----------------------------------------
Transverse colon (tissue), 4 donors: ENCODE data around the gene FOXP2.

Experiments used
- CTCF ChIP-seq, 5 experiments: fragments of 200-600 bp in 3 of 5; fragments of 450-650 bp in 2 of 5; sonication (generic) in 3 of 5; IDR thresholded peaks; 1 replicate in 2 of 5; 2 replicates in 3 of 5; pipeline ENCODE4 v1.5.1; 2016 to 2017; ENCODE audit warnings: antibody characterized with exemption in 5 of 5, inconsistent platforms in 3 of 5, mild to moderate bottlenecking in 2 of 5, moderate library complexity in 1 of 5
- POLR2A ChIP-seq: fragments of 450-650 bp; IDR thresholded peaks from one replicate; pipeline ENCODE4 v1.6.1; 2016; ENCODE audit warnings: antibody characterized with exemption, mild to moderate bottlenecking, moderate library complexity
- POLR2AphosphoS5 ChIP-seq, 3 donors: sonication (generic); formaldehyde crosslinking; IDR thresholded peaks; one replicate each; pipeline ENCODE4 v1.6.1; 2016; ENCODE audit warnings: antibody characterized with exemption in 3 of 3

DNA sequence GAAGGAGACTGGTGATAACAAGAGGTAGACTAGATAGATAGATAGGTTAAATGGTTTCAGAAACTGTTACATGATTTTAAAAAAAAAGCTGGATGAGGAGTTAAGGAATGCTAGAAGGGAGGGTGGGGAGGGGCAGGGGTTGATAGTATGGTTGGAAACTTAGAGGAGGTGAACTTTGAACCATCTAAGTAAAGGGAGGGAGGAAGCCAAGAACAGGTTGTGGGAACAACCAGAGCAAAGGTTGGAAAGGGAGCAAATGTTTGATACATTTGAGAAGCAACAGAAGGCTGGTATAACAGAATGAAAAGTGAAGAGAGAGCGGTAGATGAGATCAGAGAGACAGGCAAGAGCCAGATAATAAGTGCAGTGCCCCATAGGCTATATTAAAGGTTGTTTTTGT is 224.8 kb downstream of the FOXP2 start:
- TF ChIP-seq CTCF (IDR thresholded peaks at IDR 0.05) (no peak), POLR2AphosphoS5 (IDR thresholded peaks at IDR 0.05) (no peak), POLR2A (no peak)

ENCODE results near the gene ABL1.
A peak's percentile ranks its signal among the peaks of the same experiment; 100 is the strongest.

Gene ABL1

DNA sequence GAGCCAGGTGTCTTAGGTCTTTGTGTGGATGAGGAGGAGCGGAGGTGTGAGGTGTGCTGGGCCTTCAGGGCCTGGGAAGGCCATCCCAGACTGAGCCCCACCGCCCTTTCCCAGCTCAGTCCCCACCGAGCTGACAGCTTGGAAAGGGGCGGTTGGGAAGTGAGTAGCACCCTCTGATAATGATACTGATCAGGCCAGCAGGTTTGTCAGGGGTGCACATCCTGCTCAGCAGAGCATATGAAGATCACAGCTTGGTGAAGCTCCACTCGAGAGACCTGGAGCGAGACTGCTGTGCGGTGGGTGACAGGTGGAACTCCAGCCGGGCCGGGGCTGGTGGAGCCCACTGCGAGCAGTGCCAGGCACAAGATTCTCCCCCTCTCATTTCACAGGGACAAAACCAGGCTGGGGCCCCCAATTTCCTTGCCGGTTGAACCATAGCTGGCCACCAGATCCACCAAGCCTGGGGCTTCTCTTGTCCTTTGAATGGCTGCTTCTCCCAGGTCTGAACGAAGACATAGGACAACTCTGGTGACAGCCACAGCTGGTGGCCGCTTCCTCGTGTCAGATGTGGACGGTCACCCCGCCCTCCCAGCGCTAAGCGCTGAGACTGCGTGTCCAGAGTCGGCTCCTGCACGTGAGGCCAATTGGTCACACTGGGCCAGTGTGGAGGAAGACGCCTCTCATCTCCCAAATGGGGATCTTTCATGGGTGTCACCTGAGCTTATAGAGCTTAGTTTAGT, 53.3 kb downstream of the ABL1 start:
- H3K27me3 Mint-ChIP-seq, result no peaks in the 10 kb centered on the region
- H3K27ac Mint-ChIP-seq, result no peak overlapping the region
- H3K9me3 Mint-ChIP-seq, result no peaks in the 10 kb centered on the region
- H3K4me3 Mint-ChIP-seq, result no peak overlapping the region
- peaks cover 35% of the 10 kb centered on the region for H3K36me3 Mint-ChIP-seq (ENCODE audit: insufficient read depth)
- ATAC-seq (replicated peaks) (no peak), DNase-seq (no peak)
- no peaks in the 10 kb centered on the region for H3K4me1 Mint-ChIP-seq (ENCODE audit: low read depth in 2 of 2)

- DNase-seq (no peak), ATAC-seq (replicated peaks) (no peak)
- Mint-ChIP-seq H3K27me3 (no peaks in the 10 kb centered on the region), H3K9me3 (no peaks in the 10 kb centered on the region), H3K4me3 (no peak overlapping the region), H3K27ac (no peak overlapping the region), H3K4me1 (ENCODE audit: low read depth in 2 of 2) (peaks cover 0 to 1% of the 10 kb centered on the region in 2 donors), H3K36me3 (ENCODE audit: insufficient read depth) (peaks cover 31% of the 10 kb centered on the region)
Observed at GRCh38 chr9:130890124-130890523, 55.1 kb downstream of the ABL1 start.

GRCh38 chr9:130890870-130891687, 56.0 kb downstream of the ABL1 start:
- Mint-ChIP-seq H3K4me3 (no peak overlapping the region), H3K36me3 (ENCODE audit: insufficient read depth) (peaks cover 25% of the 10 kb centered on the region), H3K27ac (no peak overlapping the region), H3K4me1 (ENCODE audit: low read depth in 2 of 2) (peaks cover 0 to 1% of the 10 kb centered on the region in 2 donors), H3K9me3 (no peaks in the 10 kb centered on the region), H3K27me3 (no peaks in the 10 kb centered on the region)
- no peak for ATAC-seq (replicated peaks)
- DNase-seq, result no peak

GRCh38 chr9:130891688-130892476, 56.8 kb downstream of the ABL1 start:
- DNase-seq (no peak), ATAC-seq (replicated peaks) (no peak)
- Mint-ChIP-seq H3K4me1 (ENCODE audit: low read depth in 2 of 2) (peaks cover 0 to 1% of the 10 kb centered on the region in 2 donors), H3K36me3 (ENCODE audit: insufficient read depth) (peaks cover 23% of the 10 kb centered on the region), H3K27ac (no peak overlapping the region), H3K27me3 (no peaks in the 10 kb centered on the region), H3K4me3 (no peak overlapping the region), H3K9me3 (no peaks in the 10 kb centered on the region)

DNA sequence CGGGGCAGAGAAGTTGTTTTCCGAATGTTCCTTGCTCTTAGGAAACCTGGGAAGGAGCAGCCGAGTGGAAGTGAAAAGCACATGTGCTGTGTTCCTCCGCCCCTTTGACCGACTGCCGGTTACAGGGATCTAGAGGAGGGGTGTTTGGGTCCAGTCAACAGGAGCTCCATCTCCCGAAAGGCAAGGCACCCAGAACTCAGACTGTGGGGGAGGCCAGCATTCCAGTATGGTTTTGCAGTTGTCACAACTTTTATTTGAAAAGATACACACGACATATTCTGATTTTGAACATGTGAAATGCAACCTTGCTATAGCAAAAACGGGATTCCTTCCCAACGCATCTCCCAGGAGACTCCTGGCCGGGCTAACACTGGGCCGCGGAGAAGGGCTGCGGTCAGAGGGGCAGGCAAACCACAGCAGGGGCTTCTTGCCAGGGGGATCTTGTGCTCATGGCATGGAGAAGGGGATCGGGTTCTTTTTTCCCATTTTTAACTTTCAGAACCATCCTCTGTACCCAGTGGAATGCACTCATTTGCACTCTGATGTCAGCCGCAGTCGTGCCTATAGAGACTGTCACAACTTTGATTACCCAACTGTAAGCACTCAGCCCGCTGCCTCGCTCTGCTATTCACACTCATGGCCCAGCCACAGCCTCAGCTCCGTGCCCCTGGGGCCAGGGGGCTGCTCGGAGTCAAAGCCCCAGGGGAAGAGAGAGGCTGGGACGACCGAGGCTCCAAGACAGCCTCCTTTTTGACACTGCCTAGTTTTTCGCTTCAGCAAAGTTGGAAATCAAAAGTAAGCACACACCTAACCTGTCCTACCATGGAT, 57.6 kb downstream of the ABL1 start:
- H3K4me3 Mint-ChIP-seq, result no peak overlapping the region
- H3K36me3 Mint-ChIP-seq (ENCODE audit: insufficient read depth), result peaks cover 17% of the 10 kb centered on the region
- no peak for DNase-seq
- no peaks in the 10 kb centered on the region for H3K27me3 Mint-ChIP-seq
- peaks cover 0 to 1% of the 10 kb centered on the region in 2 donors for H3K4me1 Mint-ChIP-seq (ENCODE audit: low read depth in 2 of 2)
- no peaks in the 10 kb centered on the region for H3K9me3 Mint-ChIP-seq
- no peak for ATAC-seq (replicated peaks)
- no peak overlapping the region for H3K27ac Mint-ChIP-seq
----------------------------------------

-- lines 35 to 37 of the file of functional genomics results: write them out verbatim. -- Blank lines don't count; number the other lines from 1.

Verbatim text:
- no peaks in the 10 kb centered on the region for H3K9me3 Mint-ChIP-seq
- no peak for ATAC-seq (replicated peaks)
- no peak overlapping the region for H3K27ac Mint-ChIP-seq